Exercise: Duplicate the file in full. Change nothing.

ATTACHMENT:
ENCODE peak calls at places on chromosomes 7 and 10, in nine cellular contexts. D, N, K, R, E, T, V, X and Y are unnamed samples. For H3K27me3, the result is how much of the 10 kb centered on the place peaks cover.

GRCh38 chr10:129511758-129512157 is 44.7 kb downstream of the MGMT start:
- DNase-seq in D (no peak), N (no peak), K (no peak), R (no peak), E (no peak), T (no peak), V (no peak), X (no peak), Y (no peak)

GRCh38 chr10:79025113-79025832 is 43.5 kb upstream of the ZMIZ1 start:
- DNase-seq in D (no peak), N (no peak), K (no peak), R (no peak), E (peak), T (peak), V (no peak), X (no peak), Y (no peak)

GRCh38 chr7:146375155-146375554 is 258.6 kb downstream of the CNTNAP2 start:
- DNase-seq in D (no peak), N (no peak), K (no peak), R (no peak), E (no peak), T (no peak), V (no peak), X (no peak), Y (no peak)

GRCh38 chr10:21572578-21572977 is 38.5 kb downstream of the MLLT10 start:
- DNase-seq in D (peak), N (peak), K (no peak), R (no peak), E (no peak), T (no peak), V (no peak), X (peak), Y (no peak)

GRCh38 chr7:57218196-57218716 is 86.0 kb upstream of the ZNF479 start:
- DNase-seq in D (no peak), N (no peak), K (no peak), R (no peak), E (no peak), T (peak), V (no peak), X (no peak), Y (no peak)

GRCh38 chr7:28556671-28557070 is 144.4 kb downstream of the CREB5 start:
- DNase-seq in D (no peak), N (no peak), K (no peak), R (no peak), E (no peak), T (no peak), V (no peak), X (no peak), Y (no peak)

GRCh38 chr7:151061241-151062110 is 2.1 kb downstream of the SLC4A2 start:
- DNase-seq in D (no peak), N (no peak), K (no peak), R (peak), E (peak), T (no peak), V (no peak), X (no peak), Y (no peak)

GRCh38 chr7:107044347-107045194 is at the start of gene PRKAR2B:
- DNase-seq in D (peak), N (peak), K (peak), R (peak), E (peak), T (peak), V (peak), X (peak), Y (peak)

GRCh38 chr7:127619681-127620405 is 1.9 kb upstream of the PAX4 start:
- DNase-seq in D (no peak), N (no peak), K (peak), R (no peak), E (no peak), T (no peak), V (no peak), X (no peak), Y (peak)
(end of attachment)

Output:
ENCODE peak calls at places on chromosomes 7 and 10, in nine cellular contexts. D, N, K, R, E, T, V, X and Y are unnamed samples. For H3K27me3, the result is how much of the 10 kb centered on the place peaks cover.

GRCh38 chr10:129511758-129512157 is 44.7 kb downstream of the MGMT start:
- DNase-seq in D (no peak), N (no peak), K (no peak), R (no peak), E (no peak), T (no peak), V (no peak), X (no peak), Y (no peak)

GRCh38 chr10:79025113-79025832 is 43.5 kb upstream of the ZMIZ1 start:
- DNase-seq in D (no peak), N (no peak), K (no peak), R (no peak), E (peak), T (peak), V (no peak), X (no peak), Y (no peak)

GRCh38 chr7:146375155-146375554 is 258.6 kb downstream of the CNTNAP2 start:
- DNase-seq in D (no peak), N (no peak), K (no peak), R (no peak), E (no peak), T (no peak), V (no peak), X (no peak), Y (no peak)

GRCh38 chr10:21572578-21572977 is 38.5 kb downstream of the MLLT10 start:
- DNase-seq in D (peak), N (peak), K (no peak), R (no peak), E (no peak), T (no peak), V (no peak), X (peak), Y (no peak)

GRCh38 chr7:57218196-57218716 is 86.0 kb upstream of the ZNF479 start:
- DNase-seq in D (no peak), N (no peak), K (no peak), R (no peak), E (no peak), T (peak), V (no peak), X (no peak), Y (no peak)

GRCh38 chr7:28556671-28557070 is 144.4 kb downstream of the CREB5 start:
- DNase-seq in D (no peak), N (no peak), K (no peak), R (no peak), E (no peak), T (no peak), V (no peak), X (no peak), Y (no peak)

GRCh38 chr7:151061241-151062110 is 2.1 kb downstream of the SLC4A2 start:
- DNase-seq in D (no peak), N (no peak), K (no peak), R (peak), E (peak), T (no peak), V (no peak), X (no peak), Y (no peak)

GRCh38 chr7:107044347-107045194 is at the start of gene PRKAR2B:
- DNase-seq in D (peak), N (peak), K (peak), R (peak), E (peak), T (peak), V (peak), X (peak), Y (peak)

GRCh38 chr7:127619681-127620405 is 1.9 kb upstream of the PAX4 start:
- DNase-seq in D (no peak), N (no peak), K (peak), R (no peak), E (no peak), T (no peak), V (no peak), X (no peak), Y (peak)